A lesson in back-to-school budgeting
Struggling with the cost of the new term? Charlie Weston outlines his top money-saving tips for cash-strapped parents
IT comes around once a year, but that does not mean that getting children kitted out for school in September and college in the coming weeks is not a budget buster in most households. But there are some ways to keep the costs in check.
Make a list
Having one ensures you are less likely to buy on impulse and more likely to buy only what is needed in any given year.
If there are several students in the household, then buying only what is needed and sticking to that list is absolutely vital.
Identify items that can be reused
Why buy new if you already have it? Carry out a full inventory of items that can be reused. This can include clothes, books and accessories.
Not all of last year's books and clothing will be redundant, but you will never know if you don't check what you have stored away.
Save on uniforms
Ask your school or other parents to see if there is a second-hand uniform sale planned. Some websites or local groups on social media sites also sell second-hand uniforms, according to the State's Competition and Consumer Protection Commission.
It is also worth keeping an eye out for special promotions in shops on school uniforms, such as three-for-two offers on items such as shirts and polo shirts. Buy two packs to use straightaway and a pack in a larger size for later when your child has grown.
Consider generic items
Try to shop around for generic items of clothing like grey skirts or trousers.
The larger chain stores can be good for these, but remember that stocks don't last when demand is high so it's a good idea to buy early rather than waiting until just before the start of the new school year, according to the Competition and Consumer Protection Commission.
Buy in bulk
If there is one thing you can be sure of it's that you will need to buy pens, pencils, rulers. Here is an area where you can and should bulk buy.
Your child will be in school for about 12 years, they are sure to use many copy books in this time span, so don't be afraid to stock up.
Get second-hand books
Consider buying second-hand schoolbooks. Before you do, you'll need to check whether your school specifies a particular edition of a given textbook. Some schoolbook websites also sell second-hand books or allow you to sell your books through their websites, according to the Competition and Consumer Protection Commission.
If you have to buy brand new books, make sure you shop around. You can compare prices in bookshops with online retailers, as well as specialised schoolbook websites. Exchange books with other parents to save money.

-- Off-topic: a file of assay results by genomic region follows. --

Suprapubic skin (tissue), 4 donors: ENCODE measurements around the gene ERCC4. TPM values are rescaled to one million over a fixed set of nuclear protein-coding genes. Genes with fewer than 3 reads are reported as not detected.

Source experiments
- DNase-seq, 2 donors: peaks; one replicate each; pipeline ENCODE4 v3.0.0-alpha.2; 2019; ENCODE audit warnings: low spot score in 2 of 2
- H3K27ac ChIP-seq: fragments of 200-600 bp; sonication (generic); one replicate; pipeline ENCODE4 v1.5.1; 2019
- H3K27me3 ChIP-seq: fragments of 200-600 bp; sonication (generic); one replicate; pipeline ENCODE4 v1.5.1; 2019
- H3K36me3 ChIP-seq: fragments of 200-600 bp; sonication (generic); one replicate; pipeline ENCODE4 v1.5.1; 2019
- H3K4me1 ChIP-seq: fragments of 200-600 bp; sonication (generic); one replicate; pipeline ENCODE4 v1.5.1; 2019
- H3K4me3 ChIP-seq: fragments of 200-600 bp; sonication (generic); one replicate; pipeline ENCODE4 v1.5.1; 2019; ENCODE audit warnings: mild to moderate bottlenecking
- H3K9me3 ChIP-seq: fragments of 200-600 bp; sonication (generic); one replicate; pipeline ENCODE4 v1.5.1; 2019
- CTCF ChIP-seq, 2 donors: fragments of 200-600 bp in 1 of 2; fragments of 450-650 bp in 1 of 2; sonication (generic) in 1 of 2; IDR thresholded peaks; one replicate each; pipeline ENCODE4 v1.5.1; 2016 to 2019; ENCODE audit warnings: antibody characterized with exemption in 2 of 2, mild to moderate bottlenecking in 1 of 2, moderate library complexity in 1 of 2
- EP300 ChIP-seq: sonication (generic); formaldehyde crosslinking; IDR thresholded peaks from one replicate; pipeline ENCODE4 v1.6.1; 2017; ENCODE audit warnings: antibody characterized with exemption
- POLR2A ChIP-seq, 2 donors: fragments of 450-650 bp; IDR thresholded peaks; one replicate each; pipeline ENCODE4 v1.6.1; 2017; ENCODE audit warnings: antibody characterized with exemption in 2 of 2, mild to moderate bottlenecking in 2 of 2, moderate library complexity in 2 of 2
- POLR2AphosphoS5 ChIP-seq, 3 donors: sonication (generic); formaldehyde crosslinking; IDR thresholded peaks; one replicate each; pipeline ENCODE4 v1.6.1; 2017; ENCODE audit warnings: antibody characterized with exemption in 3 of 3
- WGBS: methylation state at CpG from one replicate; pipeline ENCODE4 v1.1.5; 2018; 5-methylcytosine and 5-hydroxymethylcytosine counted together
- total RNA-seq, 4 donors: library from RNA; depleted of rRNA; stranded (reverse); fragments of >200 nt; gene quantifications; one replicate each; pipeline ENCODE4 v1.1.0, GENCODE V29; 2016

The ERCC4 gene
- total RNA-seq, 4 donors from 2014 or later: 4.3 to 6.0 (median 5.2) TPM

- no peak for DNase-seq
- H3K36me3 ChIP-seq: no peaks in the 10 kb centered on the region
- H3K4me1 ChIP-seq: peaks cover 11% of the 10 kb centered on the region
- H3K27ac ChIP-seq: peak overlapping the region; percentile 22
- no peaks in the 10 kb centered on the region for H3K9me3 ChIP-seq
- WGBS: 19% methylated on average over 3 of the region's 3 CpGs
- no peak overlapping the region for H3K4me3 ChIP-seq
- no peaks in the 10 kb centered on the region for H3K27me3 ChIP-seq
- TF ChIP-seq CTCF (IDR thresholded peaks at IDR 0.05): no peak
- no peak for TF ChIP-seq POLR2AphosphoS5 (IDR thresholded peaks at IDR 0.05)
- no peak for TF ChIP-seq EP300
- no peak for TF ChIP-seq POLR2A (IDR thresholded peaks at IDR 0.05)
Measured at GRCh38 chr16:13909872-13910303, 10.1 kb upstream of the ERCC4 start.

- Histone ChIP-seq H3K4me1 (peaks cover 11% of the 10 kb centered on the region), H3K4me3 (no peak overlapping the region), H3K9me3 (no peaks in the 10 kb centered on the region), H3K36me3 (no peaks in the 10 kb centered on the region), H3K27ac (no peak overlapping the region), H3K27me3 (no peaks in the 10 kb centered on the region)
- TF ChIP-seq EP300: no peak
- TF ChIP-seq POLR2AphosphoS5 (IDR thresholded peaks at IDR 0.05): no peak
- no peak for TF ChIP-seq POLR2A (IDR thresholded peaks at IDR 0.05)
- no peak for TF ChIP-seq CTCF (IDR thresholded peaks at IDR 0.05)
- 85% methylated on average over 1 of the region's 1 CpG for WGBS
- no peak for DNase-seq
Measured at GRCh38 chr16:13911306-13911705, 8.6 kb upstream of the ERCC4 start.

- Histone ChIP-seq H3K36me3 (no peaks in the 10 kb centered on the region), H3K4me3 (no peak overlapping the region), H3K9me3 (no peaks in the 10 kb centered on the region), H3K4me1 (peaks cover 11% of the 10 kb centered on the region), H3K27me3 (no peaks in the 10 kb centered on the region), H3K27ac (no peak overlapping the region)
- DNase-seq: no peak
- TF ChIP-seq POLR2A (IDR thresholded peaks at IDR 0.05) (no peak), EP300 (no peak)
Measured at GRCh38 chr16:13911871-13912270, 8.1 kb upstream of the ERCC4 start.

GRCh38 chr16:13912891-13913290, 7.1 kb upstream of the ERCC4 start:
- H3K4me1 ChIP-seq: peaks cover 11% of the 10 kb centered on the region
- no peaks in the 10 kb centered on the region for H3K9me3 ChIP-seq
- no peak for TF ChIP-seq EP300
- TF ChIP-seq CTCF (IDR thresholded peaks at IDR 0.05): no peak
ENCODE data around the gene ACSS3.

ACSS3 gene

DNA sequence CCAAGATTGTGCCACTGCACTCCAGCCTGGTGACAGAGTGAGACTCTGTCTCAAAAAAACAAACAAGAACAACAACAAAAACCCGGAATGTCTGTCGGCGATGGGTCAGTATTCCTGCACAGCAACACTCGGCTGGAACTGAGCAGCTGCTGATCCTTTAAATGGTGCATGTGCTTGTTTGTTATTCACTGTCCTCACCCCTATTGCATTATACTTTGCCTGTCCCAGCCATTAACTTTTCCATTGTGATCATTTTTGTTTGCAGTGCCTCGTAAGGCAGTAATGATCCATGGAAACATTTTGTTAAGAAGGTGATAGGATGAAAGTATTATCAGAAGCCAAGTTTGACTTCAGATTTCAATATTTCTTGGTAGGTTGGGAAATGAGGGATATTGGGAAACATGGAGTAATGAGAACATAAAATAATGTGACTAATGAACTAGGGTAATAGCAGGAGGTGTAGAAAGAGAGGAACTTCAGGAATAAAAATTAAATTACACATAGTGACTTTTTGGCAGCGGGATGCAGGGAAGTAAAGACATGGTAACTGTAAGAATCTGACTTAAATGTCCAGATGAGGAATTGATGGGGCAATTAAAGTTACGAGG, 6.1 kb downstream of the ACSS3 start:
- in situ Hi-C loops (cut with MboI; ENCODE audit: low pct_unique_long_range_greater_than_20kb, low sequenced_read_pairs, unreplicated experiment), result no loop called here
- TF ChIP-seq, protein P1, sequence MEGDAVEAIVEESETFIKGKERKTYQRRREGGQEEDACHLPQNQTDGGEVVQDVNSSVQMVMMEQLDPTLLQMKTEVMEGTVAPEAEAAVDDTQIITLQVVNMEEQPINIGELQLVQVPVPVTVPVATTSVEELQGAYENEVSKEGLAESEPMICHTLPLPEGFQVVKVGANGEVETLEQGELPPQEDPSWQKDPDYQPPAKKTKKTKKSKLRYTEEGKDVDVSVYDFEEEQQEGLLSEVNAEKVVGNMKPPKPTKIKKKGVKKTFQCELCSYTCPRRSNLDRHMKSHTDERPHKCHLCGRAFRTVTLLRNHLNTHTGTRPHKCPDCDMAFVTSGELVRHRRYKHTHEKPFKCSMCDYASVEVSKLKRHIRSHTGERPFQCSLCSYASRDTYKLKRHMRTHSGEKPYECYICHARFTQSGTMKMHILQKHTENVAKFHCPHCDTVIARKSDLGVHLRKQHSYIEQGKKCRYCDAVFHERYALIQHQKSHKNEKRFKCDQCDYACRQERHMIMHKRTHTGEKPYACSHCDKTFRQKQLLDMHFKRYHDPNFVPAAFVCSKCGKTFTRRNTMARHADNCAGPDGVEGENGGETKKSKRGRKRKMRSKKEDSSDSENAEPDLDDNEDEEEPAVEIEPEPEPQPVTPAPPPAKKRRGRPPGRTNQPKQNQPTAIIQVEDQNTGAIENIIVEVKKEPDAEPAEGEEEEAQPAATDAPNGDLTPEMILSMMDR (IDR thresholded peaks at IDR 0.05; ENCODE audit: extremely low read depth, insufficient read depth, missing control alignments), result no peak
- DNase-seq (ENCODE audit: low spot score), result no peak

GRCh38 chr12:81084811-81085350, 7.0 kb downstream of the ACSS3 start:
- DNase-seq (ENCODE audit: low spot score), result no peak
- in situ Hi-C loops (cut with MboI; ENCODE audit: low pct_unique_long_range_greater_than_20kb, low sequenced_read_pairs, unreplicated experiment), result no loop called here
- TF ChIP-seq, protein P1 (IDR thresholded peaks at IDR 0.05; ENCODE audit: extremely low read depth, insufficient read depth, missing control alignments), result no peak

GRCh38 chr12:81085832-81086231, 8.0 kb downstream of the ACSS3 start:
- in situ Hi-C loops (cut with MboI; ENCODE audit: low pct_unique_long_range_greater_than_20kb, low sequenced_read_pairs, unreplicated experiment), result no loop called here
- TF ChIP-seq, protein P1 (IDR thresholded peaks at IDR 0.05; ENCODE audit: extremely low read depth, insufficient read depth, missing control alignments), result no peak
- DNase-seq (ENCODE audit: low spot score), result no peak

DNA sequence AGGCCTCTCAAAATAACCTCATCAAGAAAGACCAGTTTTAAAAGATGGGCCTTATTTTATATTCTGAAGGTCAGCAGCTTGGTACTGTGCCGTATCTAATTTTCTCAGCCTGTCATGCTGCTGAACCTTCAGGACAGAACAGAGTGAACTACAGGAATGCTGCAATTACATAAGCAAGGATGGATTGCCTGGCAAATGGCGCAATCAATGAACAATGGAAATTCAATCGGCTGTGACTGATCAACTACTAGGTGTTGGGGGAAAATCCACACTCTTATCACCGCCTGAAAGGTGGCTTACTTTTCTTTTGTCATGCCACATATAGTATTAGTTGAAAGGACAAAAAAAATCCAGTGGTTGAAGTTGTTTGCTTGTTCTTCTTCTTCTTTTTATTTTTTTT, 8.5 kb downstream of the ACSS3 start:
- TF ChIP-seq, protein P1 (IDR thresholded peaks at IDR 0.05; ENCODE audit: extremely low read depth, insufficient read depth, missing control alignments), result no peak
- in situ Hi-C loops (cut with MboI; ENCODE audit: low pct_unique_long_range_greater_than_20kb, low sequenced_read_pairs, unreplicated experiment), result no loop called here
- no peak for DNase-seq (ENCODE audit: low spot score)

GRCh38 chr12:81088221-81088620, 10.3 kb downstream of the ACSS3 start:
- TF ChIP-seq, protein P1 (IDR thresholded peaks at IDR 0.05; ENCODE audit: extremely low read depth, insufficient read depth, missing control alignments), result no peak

When buying books online, check if the retailer is also offering free book covering as this will save you time and money.
Many schools operate book-lending schemes and don't forget that some books, such as popular classics, are also available from libraries, though lending times can be limited. See more at: consumerhelp.ie/school-expenses#sthash.ZYEvfppd.dpuf.
All too often we hear about the pressures parents feel when it comes to voluntary contributions.
Many parents view these contributions as anything but voluntary and have labelled them as levies that they feel obliged to pay.
Funding issues in schools is no secret. However, there are other ways to boost the school's coffers. Suggest setting up a fundraising committee and run events over the school year.
Barter with family and friends
So you have identified those items that you can reuse. But what about your friends and family?
Could they also have items that could be reused and could you set up a small exchange programme?
It is a form of barter that is gaining acceptance in certain parts of the world.
Why not put it to work for you and your own financial well-being? It is worth a try, and it could even be a bit of fun.
Packed lunches prepared at home are not only cheaper than shop-bought lunches - they are often more nutritious.
Lunchbox products targeted at children can contain large amounts of salt and sugar and generally work out more expensive. A little time spent planning your family's weekday lunch menu before you do the shopping can reduce food wastage and save you money.
Bulk-buy food. This can be expensive initially but will last for several days. However, do make sure to check shelf life of what you buy. Buy foods that are in season as they are normally cheaper.
The cost of fuel can really add up if you have to travel in and out to school every day. If you know anyone in your area who has children attending the same school it might be worth suggesting that you share the school run. This will save you time and reduces your carbon footprint. If you live near the school, consider cycling or walking as it's healthier for you and will save you money.
Check if your child is eligible to get the bus to school. It could save you money over the long term and most children enjoy travelling to school with their friends, according to the Competition and Consumer Protection Commission.
Purchase school insurance
This is a nice little insurance programme for students and covers a lot of medical bills, according to Frank Conway of financial literacy website MoneyWhizz.org.
It could save you a bundle when it comes to doctor visits and any medicinal fees.
The cost of an annual student plan can be as little as €20, but check with yourschool to see if it offers the programme.